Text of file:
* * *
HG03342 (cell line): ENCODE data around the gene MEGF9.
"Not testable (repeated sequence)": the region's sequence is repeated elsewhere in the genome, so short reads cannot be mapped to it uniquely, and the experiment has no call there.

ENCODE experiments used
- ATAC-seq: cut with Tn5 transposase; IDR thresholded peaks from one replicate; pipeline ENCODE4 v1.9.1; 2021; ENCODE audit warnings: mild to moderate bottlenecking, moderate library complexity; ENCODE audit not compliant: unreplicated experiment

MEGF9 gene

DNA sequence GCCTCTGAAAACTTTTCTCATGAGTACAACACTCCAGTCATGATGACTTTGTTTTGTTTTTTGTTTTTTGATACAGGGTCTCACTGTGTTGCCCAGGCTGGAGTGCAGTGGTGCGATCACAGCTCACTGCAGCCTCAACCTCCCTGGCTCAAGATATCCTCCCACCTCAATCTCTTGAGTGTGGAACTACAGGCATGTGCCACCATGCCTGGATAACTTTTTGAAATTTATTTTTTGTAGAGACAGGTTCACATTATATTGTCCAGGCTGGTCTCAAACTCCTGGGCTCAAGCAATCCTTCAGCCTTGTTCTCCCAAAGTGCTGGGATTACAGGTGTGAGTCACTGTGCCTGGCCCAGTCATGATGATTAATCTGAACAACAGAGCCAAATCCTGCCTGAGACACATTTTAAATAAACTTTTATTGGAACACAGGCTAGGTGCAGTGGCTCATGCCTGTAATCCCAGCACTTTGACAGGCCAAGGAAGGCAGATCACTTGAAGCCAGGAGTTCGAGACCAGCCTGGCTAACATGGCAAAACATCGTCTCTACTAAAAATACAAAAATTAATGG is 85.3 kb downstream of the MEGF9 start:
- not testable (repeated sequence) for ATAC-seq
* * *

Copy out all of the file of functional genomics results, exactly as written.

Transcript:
HG03342 (cell line): ENCODE data around the gene MEGF9.
"Not testable (repeated sequence)": the region's sequence is repeated elsewhere in the genome, so short reads cannot be mapped to it uniquely, and the experiment has no call there.

ENCODE experiments used
- ATAC-seq: cut with Tn5 transposase; IDR thresholded peaks from one replicate; pipeline ENCODE4 v1.9.1; 2021; ENCODE audit warnings: mild to moderate bottlenecking, moderate library complexity; ENCODE audit not compliant: unreplicated experiment

MEGF9 gene

DNA sequence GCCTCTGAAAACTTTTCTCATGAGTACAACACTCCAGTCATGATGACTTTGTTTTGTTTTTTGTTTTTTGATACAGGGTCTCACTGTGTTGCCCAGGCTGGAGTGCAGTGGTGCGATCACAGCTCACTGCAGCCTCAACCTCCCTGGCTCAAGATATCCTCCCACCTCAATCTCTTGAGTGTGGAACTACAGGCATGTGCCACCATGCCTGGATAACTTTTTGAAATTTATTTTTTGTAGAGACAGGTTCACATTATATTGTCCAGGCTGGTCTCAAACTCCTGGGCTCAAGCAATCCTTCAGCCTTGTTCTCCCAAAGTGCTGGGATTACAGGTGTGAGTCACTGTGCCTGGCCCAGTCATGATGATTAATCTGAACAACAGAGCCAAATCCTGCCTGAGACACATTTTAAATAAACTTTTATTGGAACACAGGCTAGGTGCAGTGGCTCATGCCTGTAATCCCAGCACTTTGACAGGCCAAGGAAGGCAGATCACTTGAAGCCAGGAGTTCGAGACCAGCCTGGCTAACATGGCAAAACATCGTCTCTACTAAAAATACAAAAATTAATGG is 85.3 kb downstream of the MEGF9 start:
- not testable (repeated sequence) for ATAC-seq